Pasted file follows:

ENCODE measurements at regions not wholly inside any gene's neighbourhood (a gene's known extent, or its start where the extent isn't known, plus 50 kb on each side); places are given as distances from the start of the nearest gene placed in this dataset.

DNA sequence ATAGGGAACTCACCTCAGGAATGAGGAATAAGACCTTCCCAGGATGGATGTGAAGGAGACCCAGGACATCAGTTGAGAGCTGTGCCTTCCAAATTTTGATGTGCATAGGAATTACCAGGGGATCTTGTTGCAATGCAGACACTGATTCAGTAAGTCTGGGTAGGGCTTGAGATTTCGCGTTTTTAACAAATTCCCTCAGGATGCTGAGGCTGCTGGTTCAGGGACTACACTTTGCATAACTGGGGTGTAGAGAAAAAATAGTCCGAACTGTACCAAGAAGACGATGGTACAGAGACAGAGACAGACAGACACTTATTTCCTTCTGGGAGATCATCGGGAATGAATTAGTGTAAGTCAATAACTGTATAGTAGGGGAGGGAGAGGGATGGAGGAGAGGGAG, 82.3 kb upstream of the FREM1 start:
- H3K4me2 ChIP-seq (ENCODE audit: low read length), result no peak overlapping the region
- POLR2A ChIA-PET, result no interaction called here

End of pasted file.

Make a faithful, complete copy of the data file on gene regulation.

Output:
ENCODE measurements at regions not wholly inside any gene's neighbourhood (a gene's known extent, or its start where the extent isn't known, plus 50 kb on each side); places are given as distances from the start of the nearest gene placed in this dataset.

DNA sequence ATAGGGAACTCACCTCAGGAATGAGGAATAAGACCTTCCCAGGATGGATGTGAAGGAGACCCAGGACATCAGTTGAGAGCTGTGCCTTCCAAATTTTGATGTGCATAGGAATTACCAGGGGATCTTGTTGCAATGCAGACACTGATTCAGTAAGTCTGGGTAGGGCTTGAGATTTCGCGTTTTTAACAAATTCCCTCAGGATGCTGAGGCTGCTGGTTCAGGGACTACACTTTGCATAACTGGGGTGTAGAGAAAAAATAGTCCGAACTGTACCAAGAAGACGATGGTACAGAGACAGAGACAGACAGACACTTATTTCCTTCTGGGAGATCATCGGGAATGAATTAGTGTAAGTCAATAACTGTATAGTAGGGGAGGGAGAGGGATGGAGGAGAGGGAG, 82.3 kb upstream of the FREM1 start:
- H3K4me2 ChIP-seq (ENCODE audit: low read length), result no peak overlapping the region
- POLR2A ChIA-PET, result no interaction called here